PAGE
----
Jury acquits Dudley drug dealer, 21, in knife murder trial
A knifeman's claims that he was protecting himself when he stabbed and killed a man in Brierley Hill has been accepted by a jury which cleared him of murder.
Niron Parker-Lee wounded Mansoor Mahmood after the pair came to blows in an alleyway near the town’s High Street, it was heard.
Prosecutors alleged Parker-Lee, 21, of Blewitt Street, Pensnett, murdered the father-of-two when he plunged a blade into the 24-year-old’s chest after a drugs dispute two years ago.
It came just seven months after he was spotted with a ‘hunting-type’ blade following an earlier dispute with his victim.
Judge Philip Parker QC said: “You killed Mr Mahmood with another knife when protecting yourself from an attack by him, and the jury have acquitted you of murder.
“There is no other offence arising out of that matter.”
Jurors acquitted Parker-Lee of the murder charge at Birmingham Crown Court yesterday.
He was instead jailed for three years for a string of other offences, which he admitted before standing trial for murder this year.
It was the second time self-confessed drug dealer Parker-Lee faced a life sentence for Mr Mahmood’s murder, after jurors failed to reach a verdict following the first trial in February.
During the trial, jurors heard Mr Mahmood left his Bague Walk home in Brierley Hill to get something to eat.
As he walked along High Street, he spotted Parker-Lee and crossed the road to confront him. The pair punched each other in an alleyway before fleeing and exchanging further blows outside Chinese takeaway Peony Garden. Mr Mahmood was then fatally stabbed by Parker-Lee, prosecutor Mr Christopher Millington QC told the trial.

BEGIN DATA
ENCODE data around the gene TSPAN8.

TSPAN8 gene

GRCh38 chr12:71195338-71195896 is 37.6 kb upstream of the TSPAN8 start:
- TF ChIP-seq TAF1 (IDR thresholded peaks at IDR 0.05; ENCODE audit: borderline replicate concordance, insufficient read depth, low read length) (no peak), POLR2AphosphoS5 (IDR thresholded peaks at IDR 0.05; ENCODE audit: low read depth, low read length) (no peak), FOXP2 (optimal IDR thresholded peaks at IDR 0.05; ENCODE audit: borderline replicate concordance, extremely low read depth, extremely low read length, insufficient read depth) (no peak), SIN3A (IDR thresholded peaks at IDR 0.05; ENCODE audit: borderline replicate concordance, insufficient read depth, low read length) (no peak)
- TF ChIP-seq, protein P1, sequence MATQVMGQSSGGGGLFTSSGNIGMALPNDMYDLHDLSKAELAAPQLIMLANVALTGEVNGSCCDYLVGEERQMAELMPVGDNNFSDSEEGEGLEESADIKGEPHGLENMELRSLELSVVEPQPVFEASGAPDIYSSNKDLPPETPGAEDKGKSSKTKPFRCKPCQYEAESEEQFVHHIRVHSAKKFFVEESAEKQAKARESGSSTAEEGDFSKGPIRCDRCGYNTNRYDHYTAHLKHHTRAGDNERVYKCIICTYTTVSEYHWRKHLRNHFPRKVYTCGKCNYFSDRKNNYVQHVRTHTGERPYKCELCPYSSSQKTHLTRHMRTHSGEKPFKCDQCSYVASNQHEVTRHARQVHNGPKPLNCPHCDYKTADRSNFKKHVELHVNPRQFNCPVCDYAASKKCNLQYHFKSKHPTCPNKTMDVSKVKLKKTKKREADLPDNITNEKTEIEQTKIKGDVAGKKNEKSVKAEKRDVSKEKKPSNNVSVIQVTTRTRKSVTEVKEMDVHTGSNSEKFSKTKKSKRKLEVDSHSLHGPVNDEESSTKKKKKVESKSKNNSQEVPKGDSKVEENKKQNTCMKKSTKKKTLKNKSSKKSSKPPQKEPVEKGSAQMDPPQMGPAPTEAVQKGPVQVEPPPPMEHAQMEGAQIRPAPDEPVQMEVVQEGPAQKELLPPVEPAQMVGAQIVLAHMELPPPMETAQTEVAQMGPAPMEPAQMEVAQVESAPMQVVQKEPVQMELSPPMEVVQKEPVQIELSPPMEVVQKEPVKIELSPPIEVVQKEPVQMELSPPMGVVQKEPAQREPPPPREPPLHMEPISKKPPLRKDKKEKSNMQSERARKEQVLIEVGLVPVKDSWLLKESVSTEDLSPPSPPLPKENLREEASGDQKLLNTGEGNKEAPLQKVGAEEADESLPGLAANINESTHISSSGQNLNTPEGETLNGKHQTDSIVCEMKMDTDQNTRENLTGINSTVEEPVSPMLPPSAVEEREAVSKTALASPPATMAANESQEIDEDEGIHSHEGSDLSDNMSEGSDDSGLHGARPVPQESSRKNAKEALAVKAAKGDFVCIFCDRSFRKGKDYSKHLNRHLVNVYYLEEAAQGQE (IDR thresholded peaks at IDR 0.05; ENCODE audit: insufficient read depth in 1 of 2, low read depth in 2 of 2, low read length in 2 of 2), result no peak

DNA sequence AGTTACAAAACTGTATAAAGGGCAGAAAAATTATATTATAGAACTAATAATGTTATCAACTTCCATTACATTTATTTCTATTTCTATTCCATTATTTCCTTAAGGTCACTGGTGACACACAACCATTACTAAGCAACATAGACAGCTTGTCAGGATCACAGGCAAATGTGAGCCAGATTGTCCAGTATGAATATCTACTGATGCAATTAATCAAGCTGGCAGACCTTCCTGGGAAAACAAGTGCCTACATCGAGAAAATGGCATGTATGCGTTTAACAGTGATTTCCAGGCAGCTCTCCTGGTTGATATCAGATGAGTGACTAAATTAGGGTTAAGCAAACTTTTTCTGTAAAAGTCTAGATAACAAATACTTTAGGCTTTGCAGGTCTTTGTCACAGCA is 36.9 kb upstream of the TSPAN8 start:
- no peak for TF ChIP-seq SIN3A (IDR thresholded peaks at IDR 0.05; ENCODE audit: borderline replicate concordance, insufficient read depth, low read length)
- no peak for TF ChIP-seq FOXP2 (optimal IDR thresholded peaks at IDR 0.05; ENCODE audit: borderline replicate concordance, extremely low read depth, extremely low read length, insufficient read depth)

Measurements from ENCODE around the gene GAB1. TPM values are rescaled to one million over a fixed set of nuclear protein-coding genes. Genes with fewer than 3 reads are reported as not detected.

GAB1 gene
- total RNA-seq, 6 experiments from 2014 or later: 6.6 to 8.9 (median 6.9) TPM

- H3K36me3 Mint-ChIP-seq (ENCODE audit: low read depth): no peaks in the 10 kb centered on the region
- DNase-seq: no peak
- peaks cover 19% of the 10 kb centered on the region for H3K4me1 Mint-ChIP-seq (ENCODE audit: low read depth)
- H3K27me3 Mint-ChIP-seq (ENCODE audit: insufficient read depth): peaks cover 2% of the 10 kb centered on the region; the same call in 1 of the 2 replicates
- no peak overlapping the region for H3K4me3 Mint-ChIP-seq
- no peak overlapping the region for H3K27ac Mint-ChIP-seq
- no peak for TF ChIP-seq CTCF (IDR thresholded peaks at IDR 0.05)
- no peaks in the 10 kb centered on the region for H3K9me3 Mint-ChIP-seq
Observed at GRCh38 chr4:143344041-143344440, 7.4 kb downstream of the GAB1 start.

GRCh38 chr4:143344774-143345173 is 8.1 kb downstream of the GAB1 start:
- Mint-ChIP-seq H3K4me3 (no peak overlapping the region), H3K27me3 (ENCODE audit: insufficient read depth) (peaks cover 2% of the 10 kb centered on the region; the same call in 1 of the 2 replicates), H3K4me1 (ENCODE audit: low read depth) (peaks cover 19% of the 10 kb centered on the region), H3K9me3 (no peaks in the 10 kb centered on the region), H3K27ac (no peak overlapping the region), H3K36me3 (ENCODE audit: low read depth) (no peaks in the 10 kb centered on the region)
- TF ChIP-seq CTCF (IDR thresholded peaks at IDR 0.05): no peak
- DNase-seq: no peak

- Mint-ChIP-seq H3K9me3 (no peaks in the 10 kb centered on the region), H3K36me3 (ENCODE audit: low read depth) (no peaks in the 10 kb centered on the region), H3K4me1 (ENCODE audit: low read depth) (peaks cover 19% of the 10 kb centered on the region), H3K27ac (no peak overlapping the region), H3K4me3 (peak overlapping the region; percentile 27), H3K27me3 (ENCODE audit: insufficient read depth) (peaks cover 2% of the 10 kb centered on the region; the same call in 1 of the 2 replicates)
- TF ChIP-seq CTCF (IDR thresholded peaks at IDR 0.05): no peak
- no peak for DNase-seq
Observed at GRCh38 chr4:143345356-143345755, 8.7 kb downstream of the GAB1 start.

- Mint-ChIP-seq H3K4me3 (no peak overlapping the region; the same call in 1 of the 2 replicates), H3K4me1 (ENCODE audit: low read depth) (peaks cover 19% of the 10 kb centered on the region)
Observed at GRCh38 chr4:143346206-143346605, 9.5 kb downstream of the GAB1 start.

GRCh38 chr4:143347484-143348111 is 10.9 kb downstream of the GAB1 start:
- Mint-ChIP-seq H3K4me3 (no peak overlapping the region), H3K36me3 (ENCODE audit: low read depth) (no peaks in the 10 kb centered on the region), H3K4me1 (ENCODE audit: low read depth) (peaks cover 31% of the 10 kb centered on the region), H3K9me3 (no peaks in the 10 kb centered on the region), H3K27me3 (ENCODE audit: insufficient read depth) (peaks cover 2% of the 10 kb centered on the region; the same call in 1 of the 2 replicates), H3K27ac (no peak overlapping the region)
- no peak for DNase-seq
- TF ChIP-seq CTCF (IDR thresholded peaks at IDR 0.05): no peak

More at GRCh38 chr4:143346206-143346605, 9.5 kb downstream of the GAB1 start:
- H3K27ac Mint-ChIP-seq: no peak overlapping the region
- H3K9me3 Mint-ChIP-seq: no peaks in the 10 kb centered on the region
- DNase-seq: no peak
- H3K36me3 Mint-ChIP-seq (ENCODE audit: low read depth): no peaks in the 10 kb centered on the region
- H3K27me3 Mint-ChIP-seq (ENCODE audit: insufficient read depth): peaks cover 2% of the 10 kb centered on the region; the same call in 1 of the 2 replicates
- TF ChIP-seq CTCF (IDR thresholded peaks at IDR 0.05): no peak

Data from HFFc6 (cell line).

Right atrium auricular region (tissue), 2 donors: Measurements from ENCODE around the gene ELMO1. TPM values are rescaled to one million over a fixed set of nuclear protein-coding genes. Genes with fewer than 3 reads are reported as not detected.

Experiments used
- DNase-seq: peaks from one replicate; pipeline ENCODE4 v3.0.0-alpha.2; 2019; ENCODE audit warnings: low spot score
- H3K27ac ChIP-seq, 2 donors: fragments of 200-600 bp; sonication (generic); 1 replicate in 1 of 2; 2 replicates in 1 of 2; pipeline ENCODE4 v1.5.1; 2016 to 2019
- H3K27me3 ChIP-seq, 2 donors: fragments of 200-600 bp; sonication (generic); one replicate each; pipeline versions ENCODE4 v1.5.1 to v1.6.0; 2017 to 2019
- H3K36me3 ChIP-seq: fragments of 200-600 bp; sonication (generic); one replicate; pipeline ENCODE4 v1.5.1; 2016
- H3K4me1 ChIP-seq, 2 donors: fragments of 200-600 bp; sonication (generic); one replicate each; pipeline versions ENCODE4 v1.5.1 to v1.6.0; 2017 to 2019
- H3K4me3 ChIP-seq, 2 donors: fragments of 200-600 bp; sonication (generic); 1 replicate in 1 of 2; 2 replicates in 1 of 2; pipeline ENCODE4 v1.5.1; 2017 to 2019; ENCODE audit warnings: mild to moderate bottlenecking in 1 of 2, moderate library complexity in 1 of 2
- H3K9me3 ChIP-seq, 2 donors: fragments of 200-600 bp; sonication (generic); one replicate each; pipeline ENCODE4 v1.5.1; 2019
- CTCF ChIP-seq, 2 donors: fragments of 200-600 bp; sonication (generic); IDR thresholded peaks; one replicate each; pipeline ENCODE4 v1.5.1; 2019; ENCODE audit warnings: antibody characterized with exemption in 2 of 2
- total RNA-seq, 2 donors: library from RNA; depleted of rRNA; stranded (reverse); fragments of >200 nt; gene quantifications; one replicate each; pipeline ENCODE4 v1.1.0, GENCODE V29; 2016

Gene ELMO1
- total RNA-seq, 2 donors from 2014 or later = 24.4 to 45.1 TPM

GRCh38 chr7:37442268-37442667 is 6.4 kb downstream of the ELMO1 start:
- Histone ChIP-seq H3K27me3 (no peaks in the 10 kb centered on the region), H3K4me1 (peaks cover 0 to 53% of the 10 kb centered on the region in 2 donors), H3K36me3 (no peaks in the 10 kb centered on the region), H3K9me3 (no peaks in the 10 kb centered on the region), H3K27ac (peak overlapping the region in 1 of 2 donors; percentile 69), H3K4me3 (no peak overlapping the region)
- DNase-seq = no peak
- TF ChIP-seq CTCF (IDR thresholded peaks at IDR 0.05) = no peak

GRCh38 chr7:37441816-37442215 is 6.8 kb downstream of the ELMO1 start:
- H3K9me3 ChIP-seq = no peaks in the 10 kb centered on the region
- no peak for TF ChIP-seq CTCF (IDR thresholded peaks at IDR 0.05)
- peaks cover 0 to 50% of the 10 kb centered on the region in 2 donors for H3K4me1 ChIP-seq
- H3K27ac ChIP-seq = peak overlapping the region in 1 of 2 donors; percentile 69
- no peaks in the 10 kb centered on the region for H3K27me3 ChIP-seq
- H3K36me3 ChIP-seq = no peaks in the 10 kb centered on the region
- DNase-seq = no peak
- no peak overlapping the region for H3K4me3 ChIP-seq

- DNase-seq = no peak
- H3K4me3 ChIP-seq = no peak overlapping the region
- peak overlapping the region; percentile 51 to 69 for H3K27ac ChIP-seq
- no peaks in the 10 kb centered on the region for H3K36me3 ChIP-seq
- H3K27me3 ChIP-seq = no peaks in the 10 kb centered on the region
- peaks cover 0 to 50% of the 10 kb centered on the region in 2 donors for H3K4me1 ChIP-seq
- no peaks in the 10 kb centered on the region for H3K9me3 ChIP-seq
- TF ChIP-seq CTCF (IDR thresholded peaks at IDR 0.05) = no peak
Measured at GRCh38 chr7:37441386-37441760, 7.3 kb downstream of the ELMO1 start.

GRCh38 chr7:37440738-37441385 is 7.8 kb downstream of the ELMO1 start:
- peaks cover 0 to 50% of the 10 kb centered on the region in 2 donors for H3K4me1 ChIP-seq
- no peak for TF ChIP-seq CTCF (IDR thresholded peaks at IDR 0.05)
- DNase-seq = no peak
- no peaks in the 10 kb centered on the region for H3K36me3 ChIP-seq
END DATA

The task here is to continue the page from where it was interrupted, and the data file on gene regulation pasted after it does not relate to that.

The fatal injury saw Mr Mahmood lose up to three litres of blood after he stumbled into Dixi Chicken following the brawl on October 15, 2016.
His widow Aisha Akhtar claimed she told her late husband to arm himself with a screwdriver after becoming concerned for his safety.
It was found by a paramedic who uncovered it in the waistband of the victim’s trousers.
Despite CCTV allegedly linking Parker-Lee to Mr Mahmood’s death, officers took more than 10 months to arrest the defendant. West Midlands Police launched nationwide appeals to help locate Parker-Lee, including on BBC’s Crimewatch where a £6,000 reward was offered.
But he remained at large following the clash with Mr Mahmood until officers tracked him down last August. Parker-Lee had been living in Northfield, Birmingham, with his girlfriend, under a different name, after fleeing Brierley Hill following the stabbing.
Parker-Lee gave evidence during his trial and told jurors he had acted in self-defence when he stabbed Mr Mahmood.
Following the acquittal, the court heard Parker-Lee and Mr Mahmood had clashed months before the fatal incident.
A pair of armed Asian men – whom it is believed included Mr Mahmood – were spotted chasing Parker-Lee as he brandished a ‘hunting-type’ knife in Brierley Hill in March 2016. Parker-Lee threw the ‘nasty’ knife in the front garden of a house as he fled, but it was later recovered by police. Wraps of heroin and crack cocaine, worth about £240, were uncovered when he was arrested, Mr Millington said.
He told interviewing officers he had been attacked and carried the knife ‘for protection’.
The court also heard Parker-Lee assaulted a prison officer while remanded in custody as he awaited his murder trial.
Prison officers decided to intervene when two inmates launched into a ‘violent argument’, but Parker-Lee got involved.
He brandished a make-shift weapon – a tuna tin concealed in a sock – which he had hidden in his waistband, and swung it around. The weapon struck a prison officer at HMP Brinsford several times on the back of his head and neck, causing swelling and redness. Mr Gurdeep Garcha, defending, said Parker-Lee has since apologised to the prison officer.
The defendant did not intend to harm his victim but ‘retaliated’ after being the target of an unprovoked attack at the jail, the barrister claimed.
Sentencing, Judge Parker said: “Any weapon inside a prison is a serious offence. Prison officers are hard pressed to keep order in custody and if prisoners make up weapons, it makes their job hard, and it causes even more upset and problems inside the prison.”
Parker-Lee admitted possession of a bladed article, two counts of possession of a class A drug, failing to surrender at Wolverhampton Crown Court, possession of a weapon in prison and common assault.
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